Immigration Lawyer Ari Sauer – The Immigration Answer Man

Memphis immigration lawyer Ari Sauer provides news and information on US immigration law.

Is it possible to be deported without seeing a judge?


Is it possible to be deported without seeing a judge?



By Ari Sauer, immigration lawyer with the Memphis, Tennessee office of the Siskind Susser immigration law firm.


QUESTION: Is it true that you can only be deported by an immigration judge?

An American judge talking to a lawyer.

An American judge talking to a lawyer. (Photo credit: Wikipedia)


THE IMMIGRATION ANSWER MAN – ARI SAUER: This is a myth. An Immigration Judge can order non-citizens deported. But since 1997 so can Customs and Border Protection (CBP) officers. CBP officers at the border, airports and other ports of entry can issue Expedited Removal orders against someone trying to enter the US without the proper documentation or against someone who lies or uses fraudulent documents when trying to enter the US.



Also, when someone is being held by Immigration and Customs Enforcement (ICE), the officers often will try to get the person (especially those from Mexico) to agree to a Stipulated Removal. Someone who agrees to a stipulated removal gives up their right to go before an immigration judge and agrees to be deported. People sign these because they usually don’t realize what they are signing and think that they are agreeing to go home without being deported. These are often confused with Voluntary Departure orders, which are issued by an Immigration Judge, not by ICE.



But just because someone was denied entry into the US that doesn’t necessarily mean that they were expeditedly removed, sometimes CBP officers will allow someone to withdraw their application for admission and agree to go back home without a removal order, and sometimes CBP officers and ICE officers will just send someone back without going through the formal process of expeditedly removing them or having them sign a stipulated removal order. Sometimes the difference depends on what paperwork the officer did.



Bottom line:



1) If you are ever picked up by immigration, do not sign anything without speaking to your immigration lawyer first, because you are most likely signing a Stipulated Removal order, deporting yourself and giving up any chance you had to get relief from removal from an immigration judge.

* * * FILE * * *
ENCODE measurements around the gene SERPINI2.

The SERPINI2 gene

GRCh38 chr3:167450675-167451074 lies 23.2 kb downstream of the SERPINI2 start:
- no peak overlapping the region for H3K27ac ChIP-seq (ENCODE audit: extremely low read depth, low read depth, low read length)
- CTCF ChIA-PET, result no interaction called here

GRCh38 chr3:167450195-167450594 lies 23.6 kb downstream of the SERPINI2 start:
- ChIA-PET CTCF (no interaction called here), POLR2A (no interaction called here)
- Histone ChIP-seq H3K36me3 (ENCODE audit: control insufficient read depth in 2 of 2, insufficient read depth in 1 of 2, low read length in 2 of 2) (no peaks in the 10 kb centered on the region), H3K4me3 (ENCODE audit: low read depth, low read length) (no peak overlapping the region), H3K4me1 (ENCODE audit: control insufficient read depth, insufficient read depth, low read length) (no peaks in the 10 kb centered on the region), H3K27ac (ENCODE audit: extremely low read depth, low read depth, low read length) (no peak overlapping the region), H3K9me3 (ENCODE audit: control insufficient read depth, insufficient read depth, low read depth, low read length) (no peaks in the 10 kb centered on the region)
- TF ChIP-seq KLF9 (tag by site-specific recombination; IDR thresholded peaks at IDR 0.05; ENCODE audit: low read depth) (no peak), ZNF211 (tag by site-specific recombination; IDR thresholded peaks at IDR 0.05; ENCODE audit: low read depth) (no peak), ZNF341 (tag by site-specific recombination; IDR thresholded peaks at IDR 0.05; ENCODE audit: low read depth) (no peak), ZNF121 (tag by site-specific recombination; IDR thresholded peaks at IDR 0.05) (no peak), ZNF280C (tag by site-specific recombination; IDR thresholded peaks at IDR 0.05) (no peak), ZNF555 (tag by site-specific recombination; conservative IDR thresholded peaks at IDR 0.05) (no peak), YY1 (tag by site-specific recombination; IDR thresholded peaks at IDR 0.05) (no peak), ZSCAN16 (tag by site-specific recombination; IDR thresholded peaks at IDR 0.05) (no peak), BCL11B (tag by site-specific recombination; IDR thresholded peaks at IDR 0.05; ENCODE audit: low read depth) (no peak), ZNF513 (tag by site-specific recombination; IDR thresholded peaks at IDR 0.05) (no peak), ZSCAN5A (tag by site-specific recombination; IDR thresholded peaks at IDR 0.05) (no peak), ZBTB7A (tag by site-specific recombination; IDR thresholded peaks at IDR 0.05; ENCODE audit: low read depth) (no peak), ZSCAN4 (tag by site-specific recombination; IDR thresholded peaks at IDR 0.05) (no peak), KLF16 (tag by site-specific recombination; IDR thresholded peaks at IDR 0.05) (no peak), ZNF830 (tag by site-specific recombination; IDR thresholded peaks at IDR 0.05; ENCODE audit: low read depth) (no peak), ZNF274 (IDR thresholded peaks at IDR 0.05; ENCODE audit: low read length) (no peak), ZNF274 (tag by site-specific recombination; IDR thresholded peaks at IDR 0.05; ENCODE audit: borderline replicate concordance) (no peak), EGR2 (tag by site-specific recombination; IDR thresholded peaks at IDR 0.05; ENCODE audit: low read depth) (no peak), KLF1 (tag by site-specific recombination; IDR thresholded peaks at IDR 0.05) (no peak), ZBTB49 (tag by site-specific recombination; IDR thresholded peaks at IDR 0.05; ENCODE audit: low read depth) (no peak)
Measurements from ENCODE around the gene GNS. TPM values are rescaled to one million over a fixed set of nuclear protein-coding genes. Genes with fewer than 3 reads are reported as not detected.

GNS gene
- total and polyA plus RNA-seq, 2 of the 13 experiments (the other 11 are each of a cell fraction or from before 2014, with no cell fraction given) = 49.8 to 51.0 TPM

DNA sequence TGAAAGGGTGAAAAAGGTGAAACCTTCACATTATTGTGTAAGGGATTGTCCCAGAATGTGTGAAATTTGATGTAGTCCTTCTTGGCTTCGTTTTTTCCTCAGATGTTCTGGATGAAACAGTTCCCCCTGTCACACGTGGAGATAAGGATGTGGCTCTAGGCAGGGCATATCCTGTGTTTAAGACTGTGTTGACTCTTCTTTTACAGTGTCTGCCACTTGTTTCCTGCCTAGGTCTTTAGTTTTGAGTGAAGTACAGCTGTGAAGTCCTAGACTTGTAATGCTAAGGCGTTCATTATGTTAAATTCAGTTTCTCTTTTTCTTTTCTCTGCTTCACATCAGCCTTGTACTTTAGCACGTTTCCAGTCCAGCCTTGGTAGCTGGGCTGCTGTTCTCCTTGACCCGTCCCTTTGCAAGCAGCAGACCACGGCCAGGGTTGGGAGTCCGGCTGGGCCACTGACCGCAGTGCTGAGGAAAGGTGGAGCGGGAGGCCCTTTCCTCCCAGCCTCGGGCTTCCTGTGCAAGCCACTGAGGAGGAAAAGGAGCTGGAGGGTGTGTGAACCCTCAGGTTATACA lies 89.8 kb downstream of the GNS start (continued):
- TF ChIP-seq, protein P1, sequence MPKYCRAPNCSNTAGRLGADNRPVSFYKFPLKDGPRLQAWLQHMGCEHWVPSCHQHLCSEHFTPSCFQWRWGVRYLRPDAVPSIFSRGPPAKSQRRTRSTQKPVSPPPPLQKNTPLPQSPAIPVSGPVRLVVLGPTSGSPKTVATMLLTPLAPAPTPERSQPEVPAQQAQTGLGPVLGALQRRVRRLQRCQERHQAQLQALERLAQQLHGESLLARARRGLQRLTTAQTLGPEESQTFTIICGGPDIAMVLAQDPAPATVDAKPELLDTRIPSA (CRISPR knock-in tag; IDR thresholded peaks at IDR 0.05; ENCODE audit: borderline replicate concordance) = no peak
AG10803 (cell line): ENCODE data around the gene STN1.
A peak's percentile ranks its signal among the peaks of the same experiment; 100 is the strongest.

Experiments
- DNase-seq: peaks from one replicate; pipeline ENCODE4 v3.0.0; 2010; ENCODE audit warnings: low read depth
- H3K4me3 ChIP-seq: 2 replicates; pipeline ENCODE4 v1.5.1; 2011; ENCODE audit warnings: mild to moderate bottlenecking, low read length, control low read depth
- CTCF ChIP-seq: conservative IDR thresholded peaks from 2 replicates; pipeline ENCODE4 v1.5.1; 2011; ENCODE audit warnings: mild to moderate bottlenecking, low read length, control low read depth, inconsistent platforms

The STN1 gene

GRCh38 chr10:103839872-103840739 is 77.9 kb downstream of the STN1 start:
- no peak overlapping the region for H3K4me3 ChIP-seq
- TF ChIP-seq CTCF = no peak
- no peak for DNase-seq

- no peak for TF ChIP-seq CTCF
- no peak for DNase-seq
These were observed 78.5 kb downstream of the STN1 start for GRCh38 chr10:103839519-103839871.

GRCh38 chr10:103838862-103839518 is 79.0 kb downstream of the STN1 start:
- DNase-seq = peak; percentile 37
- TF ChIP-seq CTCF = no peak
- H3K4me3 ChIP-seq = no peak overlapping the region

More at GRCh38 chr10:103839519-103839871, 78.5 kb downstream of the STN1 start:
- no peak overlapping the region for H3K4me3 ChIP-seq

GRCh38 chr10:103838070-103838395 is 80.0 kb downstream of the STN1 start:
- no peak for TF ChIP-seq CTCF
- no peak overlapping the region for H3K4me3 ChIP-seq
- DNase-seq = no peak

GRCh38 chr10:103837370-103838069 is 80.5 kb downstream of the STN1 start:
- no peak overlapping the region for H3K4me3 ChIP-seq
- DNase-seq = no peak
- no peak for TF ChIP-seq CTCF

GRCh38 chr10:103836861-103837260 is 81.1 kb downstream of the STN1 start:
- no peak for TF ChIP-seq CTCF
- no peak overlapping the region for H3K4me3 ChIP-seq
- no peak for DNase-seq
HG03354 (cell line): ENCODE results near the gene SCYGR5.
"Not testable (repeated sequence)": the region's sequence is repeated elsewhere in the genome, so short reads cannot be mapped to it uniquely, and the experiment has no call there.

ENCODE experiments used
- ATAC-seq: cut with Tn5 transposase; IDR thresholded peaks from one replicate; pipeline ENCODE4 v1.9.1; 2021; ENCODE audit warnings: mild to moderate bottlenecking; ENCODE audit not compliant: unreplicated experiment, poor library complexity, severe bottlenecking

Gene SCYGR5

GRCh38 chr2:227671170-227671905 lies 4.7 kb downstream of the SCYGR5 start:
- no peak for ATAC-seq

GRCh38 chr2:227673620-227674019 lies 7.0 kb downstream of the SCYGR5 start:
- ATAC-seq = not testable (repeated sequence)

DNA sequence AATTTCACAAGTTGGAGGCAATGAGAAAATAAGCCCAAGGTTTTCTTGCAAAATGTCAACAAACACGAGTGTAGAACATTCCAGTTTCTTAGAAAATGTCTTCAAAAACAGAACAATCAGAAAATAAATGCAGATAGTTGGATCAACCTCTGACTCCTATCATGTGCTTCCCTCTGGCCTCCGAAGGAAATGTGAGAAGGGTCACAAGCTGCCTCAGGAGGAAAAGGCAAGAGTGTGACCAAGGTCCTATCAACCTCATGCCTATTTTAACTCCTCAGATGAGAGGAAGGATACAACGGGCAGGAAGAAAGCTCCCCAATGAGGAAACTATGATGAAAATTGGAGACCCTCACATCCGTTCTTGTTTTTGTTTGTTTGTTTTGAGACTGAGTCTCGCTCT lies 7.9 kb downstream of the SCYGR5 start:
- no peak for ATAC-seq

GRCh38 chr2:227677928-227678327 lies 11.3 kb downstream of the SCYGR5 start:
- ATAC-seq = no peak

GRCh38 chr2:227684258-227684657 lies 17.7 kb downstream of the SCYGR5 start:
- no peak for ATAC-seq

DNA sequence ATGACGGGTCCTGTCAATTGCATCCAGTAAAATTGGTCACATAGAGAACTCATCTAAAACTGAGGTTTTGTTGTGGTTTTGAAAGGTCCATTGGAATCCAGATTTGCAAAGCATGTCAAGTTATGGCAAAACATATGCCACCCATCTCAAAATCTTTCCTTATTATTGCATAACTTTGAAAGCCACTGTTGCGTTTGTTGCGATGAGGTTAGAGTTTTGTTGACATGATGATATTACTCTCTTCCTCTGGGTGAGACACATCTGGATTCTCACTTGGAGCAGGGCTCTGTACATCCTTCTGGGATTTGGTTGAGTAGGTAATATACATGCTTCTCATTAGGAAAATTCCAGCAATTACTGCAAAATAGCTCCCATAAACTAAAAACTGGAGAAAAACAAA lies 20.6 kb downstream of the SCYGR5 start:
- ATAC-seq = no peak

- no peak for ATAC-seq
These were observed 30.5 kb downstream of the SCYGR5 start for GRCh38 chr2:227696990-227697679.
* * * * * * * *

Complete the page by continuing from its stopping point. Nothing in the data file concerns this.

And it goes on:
2) If you are applying for admission into the US and the CBP officer asks if you would like to withdraw your application for admission, say “yes” (unless you have a legitimate fear of being persecuted, tortured or killed, based on your race, religion, nationality, political opinion, or membership in a particular social group if you are sent back home and you are asking for asylum). When the CBP officer asks if you want to withdraw you application, what they mean is that they they are giving you a choice to withdraw your application and go back home rather than being ordered deported by Expedited Removal. Either way you are going home, but if you are allowed to withdraw your application for admission then you do not have a deportation bar from future admissions or visas.



3) If you have been denied entry into the US or sent back home by CBP or ICE, especially since 1997, you should have an immigration attorney request your immigration files from the various government agencies to see if you have been deported.



Call 901-507-4270 to schedule an appointment with me to obtain copies of your government records, review them with you, and explain what options you may have for the future.



Last updated March 14, 2013



* This is an advertisement. Ari Sauer is a Memphis immigration lawyer with the Siskind Susser law firm. On this blog we answer questions as a service to our readers, but we cannot assume any liability related to reliance on anything herein, and responses to questions are not intended to establish an attorney-client relationship. Immigration laws and regulations are constantly changing and the rules stated may not apply to your situation. Readers are cautioned to schedule a consultation with an immigration lawyer before acting on anything stated in this blog. This blog is not intended to substitute for a consultation with a qualified immigration law attorney. Ari Sauer is licensed to practice law through the states of Tennessee, New York and New Jersey but is eligible to assist clients from throughout the US. Certification as an Immigration Specialist is not currently available in Tennessee, New York or New Jersey. Siskind Susser limits its practice strictly to immigration law, a Federal practice area, and we do not claim expertise in the laws of states other than where our attorneys are licensed.



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